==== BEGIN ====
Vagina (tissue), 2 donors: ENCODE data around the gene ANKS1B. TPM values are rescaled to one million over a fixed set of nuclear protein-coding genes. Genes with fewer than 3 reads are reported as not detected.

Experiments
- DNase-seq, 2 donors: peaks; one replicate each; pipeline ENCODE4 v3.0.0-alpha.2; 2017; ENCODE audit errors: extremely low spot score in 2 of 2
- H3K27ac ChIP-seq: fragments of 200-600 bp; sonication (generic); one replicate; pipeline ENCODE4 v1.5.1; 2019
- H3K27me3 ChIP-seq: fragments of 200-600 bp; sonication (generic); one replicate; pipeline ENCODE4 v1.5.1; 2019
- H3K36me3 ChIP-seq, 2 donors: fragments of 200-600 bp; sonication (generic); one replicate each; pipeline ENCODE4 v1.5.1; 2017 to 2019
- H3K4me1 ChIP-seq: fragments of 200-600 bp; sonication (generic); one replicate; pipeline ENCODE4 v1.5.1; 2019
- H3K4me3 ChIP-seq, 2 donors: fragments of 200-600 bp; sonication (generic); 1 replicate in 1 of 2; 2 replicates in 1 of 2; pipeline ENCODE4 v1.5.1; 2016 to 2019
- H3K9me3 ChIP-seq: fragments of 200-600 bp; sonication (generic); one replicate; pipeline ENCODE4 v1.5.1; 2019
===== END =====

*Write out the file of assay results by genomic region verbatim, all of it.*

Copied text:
Vagina (tissue), 2 donors: ENCODE data around the gene ANKS1B. TPM values are rescaled to one million over a fixed set of nuclear protein-coding genes. Genes with fewer than 3 reads are reported as not detected.

Experiments
- DNase-seq, 2 donors: peaks; one replicate each; pipeline ENCODE4 v3.0.0-alpha.2; 2017; ENCODE audit errors: extremely low spot score in 2 of 2
- H3K27ac ChIP-seq: fragments of 200-600 bp; sonication (generic); one replicate; pipeline ENCODE4 v1.5.1; 2019
- H3K27me3 ChIP-seq: fragments of 200-600 bp; sonication (generic); one replicate; pipeline ENCODE4 v1.5.1; 2019
- H3K36me3 ChIP-seq, 2 donors: fragments of 200-600 bp; sonication (generic); one replicate each; pipeline ENCODE4 v1.5.1; 2017 to 2019
- H3K4me1 ChIP-seq: fragments of 200-600 bp; sonication (generic); one replicate; pipeline ENCODE4 v1.5.1; 2019
- H3K4me3 ChIP-seq, 2 donors: fragments of 200-600 bp; sonication (generic); 1 replicate in 1 of 2; 2 replicates in 1 of 2; pipeline ENCODE4 v1.5.1; 2016 to 2019
- H3K9me3 ChIP-seq: fragments of 200-600 bp; sonication (generic); one replicate; pipeline ENCODE4 v1.5.1; 2019